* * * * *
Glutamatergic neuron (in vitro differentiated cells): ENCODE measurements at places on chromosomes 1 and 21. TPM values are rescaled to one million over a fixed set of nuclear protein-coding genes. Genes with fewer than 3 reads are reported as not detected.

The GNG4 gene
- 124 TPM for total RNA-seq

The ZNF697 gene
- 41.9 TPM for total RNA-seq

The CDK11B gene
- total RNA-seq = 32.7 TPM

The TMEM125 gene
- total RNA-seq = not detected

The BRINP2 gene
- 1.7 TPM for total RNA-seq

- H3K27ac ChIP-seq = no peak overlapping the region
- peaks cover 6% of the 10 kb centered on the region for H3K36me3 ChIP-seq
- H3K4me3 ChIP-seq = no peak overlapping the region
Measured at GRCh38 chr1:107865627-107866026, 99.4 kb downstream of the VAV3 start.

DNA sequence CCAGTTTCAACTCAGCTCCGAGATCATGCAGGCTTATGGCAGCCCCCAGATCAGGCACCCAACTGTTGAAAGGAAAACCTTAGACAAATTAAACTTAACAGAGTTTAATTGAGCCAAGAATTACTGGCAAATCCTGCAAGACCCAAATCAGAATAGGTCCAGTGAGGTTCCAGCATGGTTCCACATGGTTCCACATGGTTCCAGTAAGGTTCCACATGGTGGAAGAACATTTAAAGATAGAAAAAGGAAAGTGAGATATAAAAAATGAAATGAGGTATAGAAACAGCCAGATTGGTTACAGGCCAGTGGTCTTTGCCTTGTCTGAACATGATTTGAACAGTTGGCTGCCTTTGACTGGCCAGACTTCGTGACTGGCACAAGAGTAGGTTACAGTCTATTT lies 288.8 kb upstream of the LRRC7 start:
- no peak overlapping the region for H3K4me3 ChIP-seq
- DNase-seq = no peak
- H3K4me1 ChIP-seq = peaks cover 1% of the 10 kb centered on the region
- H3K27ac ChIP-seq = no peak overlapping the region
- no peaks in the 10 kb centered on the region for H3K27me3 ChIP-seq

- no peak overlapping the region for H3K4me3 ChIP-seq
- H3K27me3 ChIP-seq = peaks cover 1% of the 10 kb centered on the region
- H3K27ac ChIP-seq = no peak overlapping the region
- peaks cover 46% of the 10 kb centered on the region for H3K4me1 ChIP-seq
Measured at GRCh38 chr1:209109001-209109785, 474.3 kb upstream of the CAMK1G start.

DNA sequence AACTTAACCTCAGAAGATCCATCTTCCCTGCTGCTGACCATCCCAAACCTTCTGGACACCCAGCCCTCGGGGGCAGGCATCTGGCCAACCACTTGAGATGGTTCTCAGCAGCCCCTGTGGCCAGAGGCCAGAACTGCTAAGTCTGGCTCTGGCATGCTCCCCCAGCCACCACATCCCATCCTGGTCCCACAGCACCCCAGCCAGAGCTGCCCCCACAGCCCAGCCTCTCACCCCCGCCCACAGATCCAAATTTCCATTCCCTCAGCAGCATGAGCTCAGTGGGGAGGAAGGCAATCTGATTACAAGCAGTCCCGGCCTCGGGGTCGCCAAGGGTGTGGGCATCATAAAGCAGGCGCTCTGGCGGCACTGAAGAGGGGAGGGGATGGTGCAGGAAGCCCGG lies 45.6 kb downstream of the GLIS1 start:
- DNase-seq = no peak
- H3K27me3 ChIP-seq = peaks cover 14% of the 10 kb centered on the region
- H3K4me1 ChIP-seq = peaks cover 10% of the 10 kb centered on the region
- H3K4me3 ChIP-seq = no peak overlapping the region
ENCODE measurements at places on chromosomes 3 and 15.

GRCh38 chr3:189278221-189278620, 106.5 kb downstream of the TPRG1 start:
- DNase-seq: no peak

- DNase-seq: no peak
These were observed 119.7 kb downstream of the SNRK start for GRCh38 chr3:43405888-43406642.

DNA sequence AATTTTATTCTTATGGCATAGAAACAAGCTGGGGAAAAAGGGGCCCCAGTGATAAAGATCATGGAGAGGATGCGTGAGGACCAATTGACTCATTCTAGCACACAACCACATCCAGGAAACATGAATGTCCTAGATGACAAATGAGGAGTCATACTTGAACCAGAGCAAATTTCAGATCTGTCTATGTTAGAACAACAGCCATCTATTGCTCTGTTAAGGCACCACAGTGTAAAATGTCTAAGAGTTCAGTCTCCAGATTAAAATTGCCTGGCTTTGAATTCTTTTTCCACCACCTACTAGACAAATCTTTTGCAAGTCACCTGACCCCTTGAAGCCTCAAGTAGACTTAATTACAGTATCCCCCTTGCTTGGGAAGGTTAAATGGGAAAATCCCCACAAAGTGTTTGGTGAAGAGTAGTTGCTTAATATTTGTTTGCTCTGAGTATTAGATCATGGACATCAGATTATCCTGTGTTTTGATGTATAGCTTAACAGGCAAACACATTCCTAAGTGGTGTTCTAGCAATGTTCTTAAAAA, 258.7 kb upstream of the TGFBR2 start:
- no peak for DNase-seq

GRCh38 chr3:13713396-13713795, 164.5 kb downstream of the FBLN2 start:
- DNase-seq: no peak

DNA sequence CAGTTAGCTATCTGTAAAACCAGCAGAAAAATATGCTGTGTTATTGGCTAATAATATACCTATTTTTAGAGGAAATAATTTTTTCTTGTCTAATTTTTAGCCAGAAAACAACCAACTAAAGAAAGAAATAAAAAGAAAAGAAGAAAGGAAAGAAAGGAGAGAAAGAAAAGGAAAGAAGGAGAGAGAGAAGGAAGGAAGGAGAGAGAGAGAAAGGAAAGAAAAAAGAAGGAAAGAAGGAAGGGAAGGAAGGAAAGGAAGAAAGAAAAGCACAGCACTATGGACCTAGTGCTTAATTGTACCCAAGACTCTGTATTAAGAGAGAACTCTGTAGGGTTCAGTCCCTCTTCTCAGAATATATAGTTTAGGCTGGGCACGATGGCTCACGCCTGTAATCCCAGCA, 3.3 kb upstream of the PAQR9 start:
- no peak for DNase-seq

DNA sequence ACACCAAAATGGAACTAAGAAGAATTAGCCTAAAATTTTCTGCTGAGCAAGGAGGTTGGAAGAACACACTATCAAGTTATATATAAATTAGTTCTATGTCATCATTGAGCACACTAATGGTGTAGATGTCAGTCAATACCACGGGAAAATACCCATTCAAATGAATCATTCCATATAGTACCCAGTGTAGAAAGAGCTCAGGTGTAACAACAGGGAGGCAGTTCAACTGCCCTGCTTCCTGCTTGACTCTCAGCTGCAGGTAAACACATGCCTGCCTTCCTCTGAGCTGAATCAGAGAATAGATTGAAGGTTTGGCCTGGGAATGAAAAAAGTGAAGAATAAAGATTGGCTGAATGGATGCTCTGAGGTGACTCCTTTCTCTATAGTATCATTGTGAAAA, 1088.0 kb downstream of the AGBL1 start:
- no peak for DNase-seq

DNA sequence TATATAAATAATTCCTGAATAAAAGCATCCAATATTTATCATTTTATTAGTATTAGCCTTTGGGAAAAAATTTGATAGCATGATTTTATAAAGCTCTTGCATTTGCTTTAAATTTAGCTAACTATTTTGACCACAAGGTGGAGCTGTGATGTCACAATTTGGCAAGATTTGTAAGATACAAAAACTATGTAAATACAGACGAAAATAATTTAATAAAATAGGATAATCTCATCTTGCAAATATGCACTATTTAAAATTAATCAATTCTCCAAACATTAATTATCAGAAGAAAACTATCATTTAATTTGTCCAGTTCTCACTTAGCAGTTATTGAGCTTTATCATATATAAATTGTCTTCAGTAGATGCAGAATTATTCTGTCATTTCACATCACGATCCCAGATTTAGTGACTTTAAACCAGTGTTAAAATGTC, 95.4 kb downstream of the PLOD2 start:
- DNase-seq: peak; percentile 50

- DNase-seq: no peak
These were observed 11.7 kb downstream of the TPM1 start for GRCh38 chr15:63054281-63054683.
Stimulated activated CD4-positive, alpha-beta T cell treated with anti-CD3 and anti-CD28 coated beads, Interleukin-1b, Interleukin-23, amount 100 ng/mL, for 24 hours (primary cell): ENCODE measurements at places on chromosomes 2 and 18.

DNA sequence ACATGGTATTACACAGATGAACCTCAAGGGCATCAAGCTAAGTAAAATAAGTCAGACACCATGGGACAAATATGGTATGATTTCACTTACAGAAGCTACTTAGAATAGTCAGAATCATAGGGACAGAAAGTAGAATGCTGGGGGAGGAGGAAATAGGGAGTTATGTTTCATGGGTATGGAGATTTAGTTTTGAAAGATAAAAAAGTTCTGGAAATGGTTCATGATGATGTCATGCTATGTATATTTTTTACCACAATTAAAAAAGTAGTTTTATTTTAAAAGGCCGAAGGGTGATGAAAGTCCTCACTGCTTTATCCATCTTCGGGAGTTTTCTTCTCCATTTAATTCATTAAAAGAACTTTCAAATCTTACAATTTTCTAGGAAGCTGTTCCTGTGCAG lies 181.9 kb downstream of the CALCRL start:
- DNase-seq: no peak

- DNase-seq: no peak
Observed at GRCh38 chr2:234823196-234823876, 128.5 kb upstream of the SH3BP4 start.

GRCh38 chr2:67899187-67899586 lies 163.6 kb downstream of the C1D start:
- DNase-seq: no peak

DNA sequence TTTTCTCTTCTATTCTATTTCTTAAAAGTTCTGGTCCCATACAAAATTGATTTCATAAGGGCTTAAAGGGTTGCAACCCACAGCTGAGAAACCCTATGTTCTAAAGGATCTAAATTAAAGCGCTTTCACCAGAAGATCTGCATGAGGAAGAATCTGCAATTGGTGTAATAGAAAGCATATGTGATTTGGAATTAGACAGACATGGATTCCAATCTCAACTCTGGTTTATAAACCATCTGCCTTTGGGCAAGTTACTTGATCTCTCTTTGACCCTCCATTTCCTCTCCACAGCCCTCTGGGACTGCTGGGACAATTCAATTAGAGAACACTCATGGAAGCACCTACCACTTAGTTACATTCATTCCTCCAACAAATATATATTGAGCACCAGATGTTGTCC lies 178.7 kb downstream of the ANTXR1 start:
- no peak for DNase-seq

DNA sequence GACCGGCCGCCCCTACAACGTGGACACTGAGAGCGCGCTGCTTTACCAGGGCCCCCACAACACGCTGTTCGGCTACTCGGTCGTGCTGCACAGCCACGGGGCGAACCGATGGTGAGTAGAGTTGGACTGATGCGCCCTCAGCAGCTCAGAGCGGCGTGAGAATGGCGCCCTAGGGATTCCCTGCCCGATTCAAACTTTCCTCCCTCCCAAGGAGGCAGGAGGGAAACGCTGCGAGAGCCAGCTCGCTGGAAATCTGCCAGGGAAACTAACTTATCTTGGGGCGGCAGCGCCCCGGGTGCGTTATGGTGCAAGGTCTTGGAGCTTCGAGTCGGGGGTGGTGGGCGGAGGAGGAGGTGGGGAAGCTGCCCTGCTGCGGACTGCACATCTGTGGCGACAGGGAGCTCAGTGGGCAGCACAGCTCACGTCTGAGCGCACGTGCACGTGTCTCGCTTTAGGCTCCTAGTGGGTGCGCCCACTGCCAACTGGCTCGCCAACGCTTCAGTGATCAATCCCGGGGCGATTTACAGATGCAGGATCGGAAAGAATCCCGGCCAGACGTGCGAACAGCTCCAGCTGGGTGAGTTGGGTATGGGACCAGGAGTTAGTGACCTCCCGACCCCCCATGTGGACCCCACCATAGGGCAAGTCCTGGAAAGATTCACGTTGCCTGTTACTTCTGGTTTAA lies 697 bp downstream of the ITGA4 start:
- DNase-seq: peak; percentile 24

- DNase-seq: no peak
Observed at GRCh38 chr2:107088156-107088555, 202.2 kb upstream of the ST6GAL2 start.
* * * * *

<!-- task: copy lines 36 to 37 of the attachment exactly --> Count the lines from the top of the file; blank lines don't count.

These were observed 119.7 kb downstream of the SNRK start for GRCh38 chr3:43405888-43406642.

DNA sequence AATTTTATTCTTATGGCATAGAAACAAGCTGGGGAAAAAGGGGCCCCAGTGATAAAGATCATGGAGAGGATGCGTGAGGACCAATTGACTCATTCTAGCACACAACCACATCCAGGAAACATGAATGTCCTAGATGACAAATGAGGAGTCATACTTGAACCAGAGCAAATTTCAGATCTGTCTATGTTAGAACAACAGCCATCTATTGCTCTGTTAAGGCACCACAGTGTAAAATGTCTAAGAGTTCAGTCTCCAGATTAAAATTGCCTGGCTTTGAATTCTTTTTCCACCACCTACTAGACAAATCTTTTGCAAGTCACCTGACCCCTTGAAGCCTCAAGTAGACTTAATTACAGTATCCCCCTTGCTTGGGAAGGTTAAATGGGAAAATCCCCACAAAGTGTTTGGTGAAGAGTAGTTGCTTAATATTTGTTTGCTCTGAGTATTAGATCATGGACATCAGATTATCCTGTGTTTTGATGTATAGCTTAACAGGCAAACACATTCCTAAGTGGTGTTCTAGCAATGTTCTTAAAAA, 258.7 kb upstream of the TGFBR2 start: